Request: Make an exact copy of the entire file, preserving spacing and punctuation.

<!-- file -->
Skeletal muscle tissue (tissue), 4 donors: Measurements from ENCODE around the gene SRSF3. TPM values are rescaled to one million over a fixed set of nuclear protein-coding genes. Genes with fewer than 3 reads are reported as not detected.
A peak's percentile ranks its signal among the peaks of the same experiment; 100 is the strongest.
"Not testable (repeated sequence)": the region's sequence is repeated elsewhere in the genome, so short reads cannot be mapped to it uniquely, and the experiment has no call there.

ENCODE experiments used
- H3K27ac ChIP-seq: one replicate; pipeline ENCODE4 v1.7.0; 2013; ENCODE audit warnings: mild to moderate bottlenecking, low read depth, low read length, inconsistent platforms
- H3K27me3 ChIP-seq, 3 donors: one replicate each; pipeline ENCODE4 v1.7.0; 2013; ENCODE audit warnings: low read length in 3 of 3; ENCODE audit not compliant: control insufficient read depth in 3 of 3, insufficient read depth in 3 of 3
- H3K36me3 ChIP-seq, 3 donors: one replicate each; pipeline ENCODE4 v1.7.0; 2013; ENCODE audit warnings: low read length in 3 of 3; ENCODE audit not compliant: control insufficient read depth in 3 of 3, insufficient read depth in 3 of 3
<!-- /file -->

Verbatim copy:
Skeletal muscle tissue (tissue), 4 donors: Measurements from ENCODE around the gene SRSF3. TPM values are rescaled to one million over a fixed set of nuclear protein-coding genes. Genes with fewer than 3 reads are reported as not detected.
A peak's percentile ranks its signal among the peaks of the same experiment; 100 is the strongest.
"Not testable (repeated sequence)": the region's sequence is repeated elsewhere in the genome, so short reads cannot be mapped to it uniquely, and the experiment has no call there.

ENCODE experiments used
- H3K27ac ChIP-seq: one replicate; pipeline ENCODE4 v1.7.0; 2013; ENCODE audit warnings: mild to moderate bottlenecking, low read depth, low read length, inconsistent platforms
- H3K27me3 ChIP-seq, 3 donors: one replicate each; pipeline ENCODE4 v1.7.0; 2013; ENCODE audit warnings: low read length in 3 of 3; ENCODE audit not compliant: control insufficient read depth in 3 of 3, insufficient read depth in 3 of 3
- H3K36me3 ChIP-seq, 3 donors: one replicate each; pipeline ENCODE4 v1.7.0; 2013; ENCODE audit warnings: low read length in 3 of 3; ENCODE audit not compliant: control insufficient read depth in 3 of 3, insufficient read depth in 3 of 3